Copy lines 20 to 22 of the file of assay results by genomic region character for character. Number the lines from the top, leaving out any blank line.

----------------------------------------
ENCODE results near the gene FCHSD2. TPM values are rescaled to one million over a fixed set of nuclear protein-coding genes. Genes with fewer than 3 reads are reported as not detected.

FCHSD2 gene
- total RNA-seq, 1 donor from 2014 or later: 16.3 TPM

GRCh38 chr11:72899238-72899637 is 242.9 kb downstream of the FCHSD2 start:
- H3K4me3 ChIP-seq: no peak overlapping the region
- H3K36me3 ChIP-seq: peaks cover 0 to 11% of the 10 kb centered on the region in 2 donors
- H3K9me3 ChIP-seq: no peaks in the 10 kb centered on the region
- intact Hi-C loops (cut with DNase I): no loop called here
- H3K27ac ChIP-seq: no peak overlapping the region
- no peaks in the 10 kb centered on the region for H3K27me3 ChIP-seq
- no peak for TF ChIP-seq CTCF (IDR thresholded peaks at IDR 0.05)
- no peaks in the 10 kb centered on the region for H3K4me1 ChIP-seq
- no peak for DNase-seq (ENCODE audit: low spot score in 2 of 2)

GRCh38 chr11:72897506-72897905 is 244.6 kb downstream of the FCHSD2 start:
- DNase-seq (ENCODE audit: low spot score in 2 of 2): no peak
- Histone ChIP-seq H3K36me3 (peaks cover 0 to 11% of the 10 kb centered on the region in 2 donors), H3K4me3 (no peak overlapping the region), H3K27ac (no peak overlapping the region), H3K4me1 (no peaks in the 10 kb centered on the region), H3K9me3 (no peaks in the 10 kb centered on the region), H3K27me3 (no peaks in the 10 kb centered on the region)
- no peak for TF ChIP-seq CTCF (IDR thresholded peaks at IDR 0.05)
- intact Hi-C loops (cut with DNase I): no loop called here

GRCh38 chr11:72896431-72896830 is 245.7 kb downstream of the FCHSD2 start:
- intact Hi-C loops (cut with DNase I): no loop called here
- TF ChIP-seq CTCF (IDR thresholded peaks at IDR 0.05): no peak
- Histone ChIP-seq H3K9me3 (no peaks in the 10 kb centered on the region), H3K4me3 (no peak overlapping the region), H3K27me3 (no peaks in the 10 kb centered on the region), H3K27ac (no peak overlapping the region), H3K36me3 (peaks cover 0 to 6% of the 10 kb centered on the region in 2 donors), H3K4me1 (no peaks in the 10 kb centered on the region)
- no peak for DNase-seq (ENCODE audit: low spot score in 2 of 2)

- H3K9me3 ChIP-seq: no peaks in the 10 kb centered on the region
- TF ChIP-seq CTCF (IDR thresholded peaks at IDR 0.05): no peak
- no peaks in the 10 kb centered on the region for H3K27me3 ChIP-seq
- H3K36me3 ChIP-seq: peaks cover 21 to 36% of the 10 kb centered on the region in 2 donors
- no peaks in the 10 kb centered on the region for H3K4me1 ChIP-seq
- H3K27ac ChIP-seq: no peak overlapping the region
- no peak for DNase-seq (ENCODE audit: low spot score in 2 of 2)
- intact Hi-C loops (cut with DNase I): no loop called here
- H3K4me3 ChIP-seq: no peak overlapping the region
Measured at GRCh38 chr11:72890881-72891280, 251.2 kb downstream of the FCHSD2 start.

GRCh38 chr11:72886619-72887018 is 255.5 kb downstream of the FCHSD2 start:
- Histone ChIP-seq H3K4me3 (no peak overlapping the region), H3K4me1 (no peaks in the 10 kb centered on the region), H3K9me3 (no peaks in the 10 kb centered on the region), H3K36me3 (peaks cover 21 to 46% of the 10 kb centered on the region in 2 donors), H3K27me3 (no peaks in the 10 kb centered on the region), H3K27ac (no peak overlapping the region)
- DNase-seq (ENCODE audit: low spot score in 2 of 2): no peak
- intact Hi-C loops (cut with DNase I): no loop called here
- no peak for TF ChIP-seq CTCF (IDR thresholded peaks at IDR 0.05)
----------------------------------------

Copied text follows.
- intact Hi-C loops (cut with DNase I): no loop called here
- TF ChIP-seq CTCF (IDR thresholded peaks at IDR 0.05): no peak
- Histone ChIP-seq H3K9me3 (no peaks in the 10 kb centered on the region), H3K4me3 (no peak overlapping the region), H3K27me3 (no peaks in the 10 kb centered on the region), H3K27ac (no peak overlapping the region), H3K36me3 (peaks cover 0 to 6% of the 10 kb centered on the region in 2 donors), H3K4me1 (no peaks in the 10 kb centered on the region)